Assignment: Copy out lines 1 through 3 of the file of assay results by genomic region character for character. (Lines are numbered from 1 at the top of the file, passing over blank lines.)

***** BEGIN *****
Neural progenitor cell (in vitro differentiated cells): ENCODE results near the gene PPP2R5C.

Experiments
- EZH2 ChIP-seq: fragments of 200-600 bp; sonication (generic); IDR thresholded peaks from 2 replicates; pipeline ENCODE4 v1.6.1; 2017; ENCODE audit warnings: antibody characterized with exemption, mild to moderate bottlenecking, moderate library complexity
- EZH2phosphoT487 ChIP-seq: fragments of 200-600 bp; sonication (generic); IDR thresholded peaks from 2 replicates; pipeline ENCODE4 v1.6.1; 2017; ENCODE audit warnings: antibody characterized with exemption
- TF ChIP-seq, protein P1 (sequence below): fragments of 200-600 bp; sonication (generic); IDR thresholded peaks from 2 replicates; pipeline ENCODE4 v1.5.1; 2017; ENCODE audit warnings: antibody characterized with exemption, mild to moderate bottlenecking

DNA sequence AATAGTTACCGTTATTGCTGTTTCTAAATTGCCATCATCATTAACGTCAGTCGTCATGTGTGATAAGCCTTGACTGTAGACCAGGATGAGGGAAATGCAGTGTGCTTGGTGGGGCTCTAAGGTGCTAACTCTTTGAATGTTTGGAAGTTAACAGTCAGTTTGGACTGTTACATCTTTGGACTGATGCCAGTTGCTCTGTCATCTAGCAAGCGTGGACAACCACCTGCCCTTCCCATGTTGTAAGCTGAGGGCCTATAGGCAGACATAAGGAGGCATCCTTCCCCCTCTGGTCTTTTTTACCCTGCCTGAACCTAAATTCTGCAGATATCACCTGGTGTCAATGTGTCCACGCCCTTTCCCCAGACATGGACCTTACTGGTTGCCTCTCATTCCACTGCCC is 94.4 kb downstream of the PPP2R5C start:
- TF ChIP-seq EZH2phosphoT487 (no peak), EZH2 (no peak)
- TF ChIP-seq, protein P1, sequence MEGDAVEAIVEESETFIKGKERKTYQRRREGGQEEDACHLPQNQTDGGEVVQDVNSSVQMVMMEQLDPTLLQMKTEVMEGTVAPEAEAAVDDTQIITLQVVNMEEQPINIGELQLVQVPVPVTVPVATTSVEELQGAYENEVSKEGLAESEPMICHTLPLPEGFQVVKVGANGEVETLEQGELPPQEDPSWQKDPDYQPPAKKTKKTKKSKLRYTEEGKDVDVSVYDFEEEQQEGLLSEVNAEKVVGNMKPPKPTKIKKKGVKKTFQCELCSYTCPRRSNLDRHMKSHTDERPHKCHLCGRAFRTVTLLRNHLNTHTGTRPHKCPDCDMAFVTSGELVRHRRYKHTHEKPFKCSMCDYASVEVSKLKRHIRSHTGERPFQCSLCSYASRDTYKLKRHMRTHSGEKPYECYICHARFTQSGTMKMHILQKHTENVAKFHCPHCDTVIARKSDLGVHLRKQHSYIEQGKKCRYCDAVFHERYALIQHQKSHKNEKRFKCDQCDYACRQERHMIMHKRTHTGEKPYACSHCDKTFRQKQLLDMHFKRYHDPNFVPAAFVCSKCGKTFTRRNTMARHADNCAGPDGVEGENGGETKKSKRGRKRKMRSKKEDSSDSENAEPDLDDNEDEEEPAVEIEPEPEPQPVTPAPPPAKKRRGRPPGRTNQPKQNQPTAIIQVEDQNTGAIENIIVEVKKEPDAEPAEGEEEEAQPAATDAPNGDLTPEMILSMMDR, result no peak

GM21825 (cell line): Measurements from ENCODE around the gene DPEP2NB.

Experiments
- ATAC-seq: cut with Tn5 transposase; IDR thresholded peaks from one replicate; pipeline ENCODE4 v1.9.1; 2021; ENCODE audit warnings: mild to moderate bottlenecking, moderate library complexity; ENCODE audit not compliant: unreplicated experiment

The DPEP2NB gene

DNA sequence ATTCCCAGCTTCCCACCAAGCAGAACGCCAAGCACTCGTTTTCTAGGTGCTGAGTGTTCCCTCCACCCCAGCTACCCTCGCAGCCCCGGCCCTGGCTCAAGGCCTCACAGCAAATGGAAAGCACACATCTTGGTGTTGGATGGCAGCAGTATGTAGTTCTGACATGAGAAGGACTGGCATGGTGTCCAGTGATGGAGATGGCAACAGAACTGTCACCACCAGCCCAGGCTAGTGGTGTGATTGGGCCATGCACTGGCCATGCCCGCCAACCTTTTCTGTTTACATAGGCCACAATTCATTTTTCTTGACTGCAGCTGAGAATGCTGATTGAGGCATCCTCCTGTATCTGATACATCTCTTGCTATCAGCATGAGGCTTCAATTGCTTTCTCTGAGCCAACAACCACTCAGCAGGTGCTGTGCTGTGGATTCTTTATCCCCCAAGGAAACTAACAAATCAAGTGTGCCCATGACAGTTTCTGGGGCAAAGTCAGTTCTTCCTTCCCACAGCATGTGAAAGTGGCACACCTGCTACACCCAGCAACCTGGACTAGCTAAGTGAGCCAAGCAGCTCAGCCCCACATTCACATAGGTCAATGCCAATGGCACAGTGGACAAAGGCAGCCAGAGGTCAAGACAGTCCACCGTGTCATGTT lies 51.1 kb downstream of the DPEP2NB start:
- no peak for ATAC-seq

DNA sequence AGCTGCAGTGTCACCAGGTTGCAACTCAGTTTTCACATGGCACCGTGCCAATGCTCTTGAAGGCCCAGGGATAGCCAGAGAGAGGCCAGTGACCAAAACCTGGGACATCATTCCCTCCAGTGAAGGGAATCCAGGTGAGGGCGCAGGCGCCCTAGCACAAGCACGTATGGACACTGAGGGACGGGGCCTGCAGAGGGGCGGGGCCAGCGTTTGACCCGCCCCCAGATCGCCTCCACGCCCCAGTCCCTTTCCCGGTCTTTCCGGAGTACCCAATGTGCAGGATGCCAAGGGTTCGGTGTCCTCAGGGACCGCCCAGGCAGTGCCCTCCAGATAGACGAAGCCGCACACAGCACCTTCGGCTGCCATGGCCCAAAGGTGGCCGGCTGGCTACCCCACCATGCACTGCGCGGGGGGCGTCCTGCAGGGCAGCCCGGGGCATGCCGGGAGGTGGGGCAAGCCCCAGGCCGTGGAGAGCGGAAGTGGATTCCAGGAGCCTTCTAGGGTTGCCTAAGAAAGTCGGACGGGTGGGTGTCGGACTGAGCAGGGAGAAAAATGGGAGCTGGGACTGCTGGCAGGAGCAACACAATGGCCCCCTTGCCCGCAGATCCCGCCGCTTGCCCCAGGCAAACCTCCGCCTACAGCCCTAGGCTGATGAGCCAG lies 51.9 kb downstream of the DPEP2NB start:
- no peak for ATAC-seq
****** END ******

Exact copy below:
Neural progenitor cell (in vitro differentiated cells): ENCODE results near the gene PPP2R5C.

Experiments
- EZH2 ChIP-seq: fragments of 200-600 bp; sonication (generic); IDR thresholded peaks from 2 replicates; pipeline ENCODE4 v1.6.1; 2017; ENCODE audit warnings: antibody characterized with exemption, mild to moderate bottlenecking, moderate library complexity